One of my favorite things lately has been listening to my friends talk about their ideas and goals. If I can, I give them advice and I enjoy brainstorming about whatever ideas come up.
On Saturday, my friend Clodel called me up and we went for a walk in the park near my Brooklyn apartment. He’s developing a product and I asked him about it. He told me that he’s reaching out to engineers to help him build a prototype and a factory to help him produce it. Enthused, I asked him if he had thought about blogging; he’s a smart guy with a unique perspective and I think the way his mind works could inspire a lot of people.
He told me that he wanted to wait until he had a company and was making progress with his invention. I suggested that he start right away so that he could build up his blogging skills now while there’s nothing at stake. “To get good at pushups, you have to start doing pushups.”
My point was that I think I’m a terrible blogger. But I’m doing it anyway because, right now, there’s nothing at stake for me, either. In a few months, I’ll have products and — I hope — customers. But now, it’s just me rambling about whatever pops into my head. He agreed. And I want to see his blog. I’ll link to it when he starts one because I believe in him and his idea and I think you will, too.
I know I promised to write a blog about daily practice, so I might as well mention it.
In James Altucher‘s book, Choose Yourself, he suggests writing down ten ideas per day in order to build your brain into an idea machine. It feels a lot like pushups for the brain and I do it every day, in a notebook I carry around. I start while I’m sleeping and jot them down all day. I won’t let myself sleep again until I have at least ten. I’ve been doing this for just a few weeks and, already, I have billion dollar ideas pouring out of me like water. The ones I can’t use, I suggest to friends who can use them. I don’t ask for anything in return.
Speaking of sleep, every night, I try to get 8 hours of sleep. Some nights, I wake up after 6 and some mornings I can stretch it out beyond 8. Sleep keeps the brain and body healthy and refreshed, allowing optimal performance.
Most of the time, I eat healthy and I try not to eat before bedtime. I drink water like an MMA fighter in training camp (gallons). I meditate at least 15 minutes per day. I try to spend at least 20 solid minutes moving my body, sweating when I can. I know I need to exercise more. My gut tells me this with it’s puffy shape. Still, I have enough energy to be relentless and that’s a start.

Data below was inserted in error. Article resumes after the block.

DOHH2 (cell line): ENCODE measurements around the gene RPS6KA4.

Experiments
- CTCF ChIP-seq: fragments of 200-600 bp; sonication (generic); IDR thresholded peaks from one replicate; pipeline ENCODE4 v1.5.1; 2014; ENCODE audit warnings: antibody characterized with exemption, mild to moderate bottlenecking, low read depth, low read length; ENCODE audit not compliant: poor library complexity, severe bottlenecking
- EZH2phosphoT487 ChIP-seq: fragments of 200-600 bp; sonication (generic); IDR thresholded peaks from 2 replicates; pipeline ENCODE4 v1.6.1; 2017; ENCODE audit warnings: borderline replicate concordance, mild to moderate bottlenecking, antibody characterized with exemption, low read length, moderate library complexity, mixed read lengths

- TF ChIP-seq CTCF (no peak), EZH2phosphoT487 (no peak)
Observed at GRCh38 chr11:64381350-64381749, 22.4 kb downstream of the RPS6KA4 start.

On my daily commute (about an hour each way), I read books and go through 1-2 per week. Every weekend, I make time to paint until I’m exhausted; and while I paint, I dialogue with myself about my ideas, what my failures and obstacles are able to teach me, and things I need to work on.
Every morning and every night, I bow at my Kami altar and thank the whatever-it-is for the blessings I have in this life and express gratitude. I don’t know if there is anything listening, but I notice pleasant synchronicities more in my life and my “spirit” feels healthier, so I continue this practice. I also take time at the altar to state my goals explicitly with time deadlines.
At least 3 times per week, I meet up with smart people (artists, writers, entrepreneurs, etc) and brainstorm with them. I try to focus on helping my friends think through their ideas and encourage them when I think their ideas and plans will work or at least make sense. And I don’t hold back when I think they’re wrong or missing something.
And every day, I make sure to move at least one inch toward my goals. If I’m having a terrible day and everything is going to hell, I can reassure myself that I got my inch. I feel that success is a game of inches and that if you move at least an inch a day, you’ll get where you need to go. Of course, I love those days where I make big strides, but the bad days have to produce, too.
Why do I structure my life this way? Because I can always get better. And because my goals are important to me. If you want to get good at doing pushups, start doing lots of pushups. And don’t stop doing them. You’ll get great at doing pushups.
A daily practice that incorporates and builds physical, mental, and spiritual health, and builds your social and economic circles is basically the secret to getting what you want in life. Excuses are easier to make than effort. Guess which one will lead you to the end of the rainbow?
If you have anything you’d like me to write about, please leave a comment!